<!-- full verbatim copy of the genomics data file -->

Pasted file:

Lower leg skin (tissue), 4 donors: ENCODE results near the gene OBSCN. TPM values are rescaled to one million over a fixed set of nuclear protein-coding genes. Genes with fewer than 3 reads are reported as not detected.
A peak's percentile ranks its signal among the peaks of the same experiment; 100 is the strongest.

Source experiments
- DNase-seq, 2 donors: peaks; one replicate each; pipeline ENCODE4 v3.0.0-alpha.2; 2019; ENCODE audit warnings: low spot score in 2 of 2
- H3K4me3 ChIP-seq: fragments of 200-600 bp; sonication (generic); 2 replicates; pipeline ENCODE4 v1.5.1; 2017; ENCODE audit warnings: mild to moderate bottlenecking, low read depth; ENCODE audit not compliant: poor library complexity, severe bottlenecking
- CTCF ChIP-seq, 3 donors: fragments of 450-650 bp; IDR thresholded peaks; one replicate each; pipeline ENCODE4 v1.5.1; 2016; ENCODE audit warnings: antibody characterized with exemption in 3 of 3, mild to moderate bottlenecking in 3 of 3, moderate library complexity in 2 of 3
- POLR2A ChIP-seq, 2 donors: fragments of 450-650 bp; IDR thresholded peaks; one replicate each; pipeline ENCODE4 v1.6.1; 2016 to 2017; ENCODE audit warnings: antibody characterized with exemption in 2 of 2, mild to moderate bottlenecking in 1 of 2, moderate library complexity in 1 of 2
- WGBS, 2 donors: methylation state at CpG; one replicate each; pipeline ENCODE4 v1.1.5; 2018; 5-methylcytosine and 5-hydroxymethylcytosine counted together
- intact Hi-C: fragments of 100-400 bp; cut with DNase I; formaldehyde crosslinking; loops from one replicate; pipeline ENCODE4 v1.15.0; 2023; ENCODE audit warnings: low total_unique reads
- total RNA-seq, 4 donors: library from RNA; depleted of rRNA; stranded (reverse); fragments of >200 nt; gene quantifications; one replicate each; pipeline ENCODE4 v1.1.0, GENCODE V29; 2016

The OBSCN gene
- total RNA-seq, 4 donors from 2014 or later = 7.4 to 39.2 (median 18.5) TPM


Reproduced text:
Lower leg skin (tissue), 4 donors: ENCODE results near the gene OBSCN. TPM values are rescaled to one million over a fixed set of nuclear protein-coding genes. Genes with fewer than 3 reads are reported as not detected.
A peak's percentile ranks its signal among the peaks of the same experiment; 100 is the strongest.

Source experiments
- DNase-seq, 2 donors: peaks; one replicate each; pipeline ENCODE4 v3.0.0-alpha.2; 2019; ENCODE audit warnings: low spot score in 2 of 2
- H3K4me3 ChIP-seq: fragments of 200-600 bp; sonication (generic); 2 replicates; pipeline ENCODE4 v1.5.1; 2017; ENCODE audit warnings: mild to moderate bottlenecking, low read depth; ENCODE audit not compliant: poor library complexity, severe bottlenecking
- CTCF ChIP-seq, 3 donors: fragments of 450-650 bp; IDR thresholded peaks; one replicate each; pipeline ENCODE4 v1.5.1; 2016; ENCODE audit warnings: antibody characterized with exemption in 3 of 3, mild to moderate bottlenecking in 3 of 3, moderate library complexity in 2 of 3
- POLR2A ChIP-seq, 2 donors: fragments of 450-650 bp; IDR thresholded peaks; one replicate each; pipeline ENCODE4 v1.6.1; 2016 to 2017; ENCODE audit warnings: antibody characterized with exemption in 2 of 2, mild to moderate bottlenecking in 1 of 2, moderate library complexity in 1 of 2
- WGBS, 2 donors: methylation state at CpG; one replicate each; pipeline ENCODE4 v1.1.5; 2018; 5-methylcytosine and 5-hydroxymethylcytosine counted together
- intact Hi-C: fragments of 100-400 bp; cut with DNase I; formaldehyde crosslinking; loops from one replicate; pipeline ENCODE4 v1.15.0; 2023; ENCODE audit warnings: low total_unique reads
- total RNA-seq, 4 donors: library from RNA; depleted of rRNA; stranded (reverse); fragments of >200 nt; gene quantifications; one replicate each; pipeline ENCODE4 v1.1.0, GENCODE V29; 2016

The OBSCN gene
- total RNA-seq, 4 donors from 2014 or later = 7.4 to 39.2 (median 18.5) TPM